Amaya explained that when he filed a request for records on the fatal shooting of inmate Joshua Wright by a Hays County correction officer, the county took several days to respond.

“So there is a lot of redirecting and encouraging pushing the public to try to stay away from this,” Amaya said.

Hays County Judge Ruben Becerra asked Smith multiple clarifying questions to ascertain the value of Fleet 3 versus the county’s current hardware.

“Would we see our council of government footprint as a Fleet 3 using group, or are we the first ones to be Fleet 3, does Travis County use Fleet 3?” Becerra asked.

“I don’t know if Travis County uses it, but it’s pretty widely used, especially for the streaming capabilities,” Smith responded.

Becerra also asked how quickly body camera footage would be available with Fleet 3.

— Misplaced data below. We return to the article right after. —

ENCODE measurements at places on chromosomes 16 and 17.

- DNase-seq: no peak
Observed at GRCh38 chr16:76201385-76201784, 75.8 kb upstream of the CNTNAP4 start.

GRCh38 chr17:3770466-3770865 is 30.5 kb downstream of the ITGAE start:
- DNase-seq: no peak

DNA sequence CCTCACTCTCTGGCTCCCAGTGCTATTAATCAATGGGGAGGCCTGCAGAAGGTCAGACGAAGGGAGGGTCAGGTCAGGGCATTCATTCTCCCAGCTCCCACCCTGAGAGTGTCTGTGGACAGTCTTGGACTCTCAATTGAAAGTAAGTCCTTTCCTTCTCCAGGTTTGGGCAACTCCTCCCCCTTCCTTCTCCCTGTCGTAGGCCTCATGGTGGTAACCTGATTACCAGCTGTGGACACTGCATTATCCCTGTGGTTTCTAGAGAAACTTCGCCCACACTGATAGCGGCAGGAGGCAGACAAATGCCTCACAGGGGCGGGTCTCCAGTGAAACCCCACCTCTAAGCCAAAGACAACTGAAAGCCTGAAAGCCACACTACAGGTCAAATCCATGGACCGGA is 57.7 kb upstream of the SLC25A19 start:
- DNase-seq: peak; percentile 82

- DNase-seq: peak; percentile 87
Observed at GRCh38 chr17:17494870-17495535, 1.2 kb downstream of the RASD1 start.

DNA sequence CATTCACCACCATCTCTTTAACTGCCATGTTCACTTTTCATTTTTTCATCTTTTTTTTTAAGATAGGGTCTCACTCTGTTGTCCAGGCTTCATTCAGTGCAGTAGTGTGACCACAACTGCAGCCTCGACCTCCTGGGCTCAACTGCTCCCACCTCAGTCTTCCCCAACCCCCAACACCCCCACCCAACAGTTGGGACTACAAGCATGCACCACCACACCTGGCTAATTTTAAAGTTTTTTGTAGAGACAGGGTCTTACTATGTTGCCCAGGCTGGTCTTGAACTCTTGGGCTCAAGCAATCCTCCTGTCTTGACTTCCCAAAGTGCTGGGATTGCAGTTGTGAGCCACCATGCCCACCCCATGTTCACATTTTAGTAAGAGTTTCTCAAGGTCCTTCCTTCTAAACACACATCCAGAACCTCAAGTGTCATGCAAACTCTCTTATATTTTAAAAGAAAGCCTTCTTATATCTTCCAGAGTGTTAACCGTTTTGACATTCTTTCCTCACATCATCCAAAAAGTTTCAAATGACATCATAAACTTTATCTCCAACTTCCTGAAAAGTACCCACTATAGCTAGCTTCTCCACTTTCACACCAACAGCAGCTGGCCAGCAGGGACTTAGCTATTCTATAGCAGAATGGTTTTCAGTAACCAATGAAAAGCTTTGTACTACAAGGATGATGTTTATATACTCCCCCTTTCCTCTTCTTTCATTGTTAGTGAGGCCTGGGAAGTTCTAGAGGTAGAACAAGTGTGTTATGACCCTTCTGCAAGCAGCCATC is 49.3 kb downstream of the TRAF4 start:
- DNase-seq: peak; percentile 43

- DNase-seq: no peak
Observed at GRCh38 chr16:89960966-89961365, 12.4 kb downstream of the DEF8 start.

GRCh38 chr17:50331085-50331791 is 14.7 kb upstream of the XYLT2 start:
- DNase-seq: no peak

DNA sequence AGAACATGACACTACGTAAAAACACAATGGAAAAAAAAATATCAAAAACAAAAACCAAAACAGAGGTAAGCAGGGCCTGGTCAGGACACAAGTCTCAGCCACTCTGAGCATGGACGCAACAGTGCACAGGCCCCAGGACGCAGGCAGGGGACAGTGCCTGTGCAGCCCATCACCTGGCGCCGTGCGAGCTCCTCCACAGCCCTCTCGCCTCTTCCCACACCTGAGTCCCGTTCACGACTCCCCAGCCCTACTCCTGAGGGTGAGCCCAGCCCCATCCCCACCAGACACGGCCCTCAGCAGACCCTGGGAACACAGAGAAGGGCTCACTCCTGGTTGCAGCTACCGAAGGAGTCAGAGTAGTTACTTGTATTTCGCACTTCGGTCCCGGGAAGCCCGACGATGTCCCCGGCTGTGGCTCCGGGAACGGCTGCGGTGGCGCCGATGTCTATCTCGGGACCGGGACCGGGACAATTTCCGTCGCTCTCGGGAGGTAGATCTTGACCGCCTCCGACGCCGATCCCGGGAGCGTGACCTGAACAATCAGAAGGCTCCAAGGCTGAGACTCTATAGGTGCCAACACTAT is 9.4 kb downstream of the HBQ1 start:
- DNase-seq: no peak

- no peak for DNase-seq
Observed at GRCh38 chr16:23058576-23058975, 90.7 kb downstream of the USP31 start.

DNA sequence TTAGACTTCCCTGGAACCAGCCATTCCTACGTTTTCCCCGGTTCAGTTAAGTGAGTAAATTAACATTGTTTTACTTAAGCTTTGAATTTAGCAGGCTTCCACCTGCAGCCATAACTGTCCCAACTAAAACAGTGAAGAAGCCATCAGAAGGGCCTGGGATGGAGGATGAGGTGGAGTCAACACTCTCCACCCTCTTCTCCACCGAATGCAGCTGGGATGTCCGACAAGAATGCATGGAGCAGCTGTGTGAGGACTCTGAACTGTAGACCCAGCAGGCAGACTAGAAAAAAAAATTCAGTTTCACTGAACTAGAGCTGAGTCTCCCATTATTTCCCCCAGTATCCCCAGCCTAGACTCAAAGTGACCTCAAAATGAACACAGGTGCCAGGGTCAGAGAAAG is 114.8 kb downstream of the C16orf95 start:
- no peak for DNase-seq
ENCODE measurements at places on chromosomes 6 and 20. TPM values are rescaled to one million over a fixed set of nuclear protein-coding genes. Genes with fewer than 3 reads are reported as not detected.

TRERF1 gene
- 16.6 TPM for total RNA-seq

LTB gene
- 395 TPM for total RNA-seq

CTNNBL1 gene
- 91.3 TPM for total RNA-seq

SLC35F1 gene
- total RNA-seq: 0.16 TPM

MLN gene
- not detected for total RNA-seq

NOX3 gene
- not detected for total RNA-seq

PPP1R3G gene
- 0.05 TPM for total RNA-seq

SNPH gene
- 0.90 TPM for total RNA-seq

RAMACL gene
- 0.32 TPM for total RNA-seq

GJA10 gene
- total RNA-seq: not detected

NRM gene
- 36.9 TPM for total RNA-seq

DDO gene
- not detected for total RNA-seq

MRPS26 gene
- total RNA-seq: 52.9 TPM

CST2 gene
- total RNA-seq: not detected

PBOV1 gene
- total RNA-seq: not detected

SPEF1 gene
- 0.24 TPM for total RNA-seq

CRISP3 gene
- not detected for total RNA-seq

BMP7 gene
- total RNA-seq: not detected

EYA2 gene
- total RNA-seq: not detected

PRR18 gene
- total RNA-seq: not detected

Smith said with Fleet 2, HCSO currently has to take body cameras back to the substation and dock them, but “Fleet 3 allows that to happen while the officer is in the car. It’s a constant, ongoing, upload.”

Smith summarized HCSO’s request for the hardware upgrade with the following statement: “[Fleet 2 is] super helpful to us, we’ve been using it, [and] we just want to upgrade what we’re using, again, to be more efficient,” he said.

While expressing some hesitancy over the price tag, Commissioner Debbie Ingalsbe (Pct. 1) ultimately agreed that the upgrade is “well worth having this type of technology.”

“We are constantly trying to get our officers the absolute best training that’s out there, and I just think this is another step toward that,” Pct. 4 Commissioner Walt Smith added.

The commissioners ultimately voted for the contract’s passage, with Becerra requesting that General Counsel Mark Kennedy negotiate with Axon to include Hays County constables.

“I would like for us to be uniform in this stride so that sheriffs and constables, no matter what [the community] see[s] out there, if they see county law enforcement, that they have a consistent expectation, and that’s all I seek,” Becerra said.